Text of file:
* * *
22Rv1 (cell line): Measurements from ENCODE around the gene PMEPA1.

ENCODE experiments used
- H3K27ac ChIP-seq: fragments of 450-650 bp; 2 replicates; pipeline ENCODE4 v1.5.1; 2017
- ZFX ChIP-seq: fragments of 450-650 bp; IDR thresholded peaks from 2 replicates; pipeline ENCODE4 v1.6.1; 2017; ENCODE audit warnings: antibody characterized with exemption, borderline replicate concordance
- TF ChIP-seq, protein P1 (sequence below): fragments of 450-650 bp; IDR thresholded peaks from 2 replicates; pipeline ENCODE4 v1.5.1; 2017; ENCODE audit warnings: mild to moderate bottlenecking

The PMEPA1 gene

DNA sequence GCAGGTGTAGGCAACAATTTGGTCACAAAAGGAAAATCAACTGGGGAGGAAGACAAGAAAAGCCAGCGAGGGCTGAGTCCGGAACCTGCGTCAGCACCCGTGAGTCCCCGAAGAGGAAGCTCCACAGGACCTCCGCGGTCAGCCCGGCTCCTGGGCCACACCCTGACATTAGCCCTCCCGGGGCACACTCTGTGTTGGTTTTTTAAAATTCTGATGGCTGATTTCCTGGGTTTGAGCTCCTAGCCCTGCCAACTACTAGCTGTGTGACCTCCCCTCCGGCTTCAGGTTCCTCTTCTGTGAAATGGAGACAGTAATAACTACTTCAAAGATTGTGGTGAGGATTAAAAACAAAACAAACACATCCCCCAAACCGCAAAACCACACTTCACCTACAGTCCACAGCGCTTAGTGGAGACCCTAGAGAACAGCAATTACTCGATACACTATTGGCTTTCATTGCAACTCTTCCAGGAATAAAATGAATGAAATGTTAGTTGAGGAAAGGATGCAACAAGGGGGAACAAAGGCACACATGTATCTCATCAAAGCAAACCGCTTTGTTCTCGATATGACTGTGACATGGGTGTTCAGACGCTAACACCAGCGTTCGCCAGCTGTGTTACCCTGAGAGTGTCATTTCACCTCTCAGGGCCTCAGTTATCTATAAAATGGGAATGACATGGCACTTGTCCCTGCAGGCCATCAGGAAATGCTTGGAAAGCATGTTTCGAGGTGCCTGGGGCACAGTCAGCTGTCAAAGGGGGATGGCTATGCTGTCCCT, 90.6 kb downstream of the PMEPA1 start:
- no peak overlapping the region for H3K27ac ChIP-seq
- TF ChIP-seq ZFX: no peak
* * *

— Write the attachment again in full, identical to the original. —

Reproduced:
22Rv1 (cell line): Measurements from ENCODE around the gene PMEPA1.

ENCODE experiments used
- H3K27ac ChIP-seq: fragments of 450-650 bp; 2 replicates; pipeline ENCODE4 v1.5.1; 2017
- ZFX ChIP-seq: fragments of 450-650 bp; IDR thresholded peaks from 2 replicates; pipeline ENCODE4 v1.6.1; 2017; ENCODE audit warnings: antibody characterized with exemption, borderline replicate concordance
- TF ChIP-seq, protein P1 (sequence below): fragments of 450-650 bp; IDR thresholded peaks from 2 replicates; pipeline ENCODE4 v1.5.1; 2017; ENCODE audit warnings: mild to moderate bottlenecking

The PMEPA1 gene

DNA sequence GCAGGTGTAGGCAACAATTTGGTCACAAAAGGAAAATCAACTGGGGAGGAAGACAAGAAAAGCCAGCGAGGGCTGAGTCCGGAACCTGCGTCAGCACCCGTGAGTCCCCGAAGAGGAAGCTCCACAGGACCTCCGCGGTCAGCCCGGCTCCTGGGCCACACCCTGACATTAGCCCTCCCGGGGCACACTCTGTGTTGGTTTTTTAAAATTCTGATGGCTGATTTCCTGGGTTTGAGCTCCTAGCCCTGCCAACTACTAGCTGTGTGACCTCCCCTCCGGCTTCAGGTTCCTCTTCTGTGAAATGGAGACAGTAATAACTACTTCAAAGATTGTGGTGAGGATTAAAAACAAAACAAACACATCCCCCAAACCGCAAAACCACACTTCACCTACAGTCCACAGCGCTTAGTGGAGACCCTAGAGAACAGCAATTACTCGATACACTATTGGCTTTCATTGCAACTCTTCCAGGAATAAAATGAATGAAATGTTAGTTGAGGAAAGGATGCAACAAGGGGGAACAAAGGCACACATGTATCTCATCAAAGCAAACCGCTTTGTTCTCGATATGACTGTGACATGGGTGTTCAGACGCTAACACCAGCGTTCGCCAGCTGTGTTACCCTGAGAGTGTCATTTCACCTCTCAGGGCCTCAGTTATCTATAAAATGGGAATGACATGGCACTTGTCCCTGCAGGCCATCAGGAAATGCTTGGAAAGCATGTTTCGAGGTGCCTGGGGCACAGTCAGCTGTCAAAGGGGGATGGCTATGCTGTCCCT, 90.6 kb downstream of the PMEPA1 start:
- no peak overlapping the region for H3K27ac ChIP-seq
- TF ChIP-seq ZFX: no peak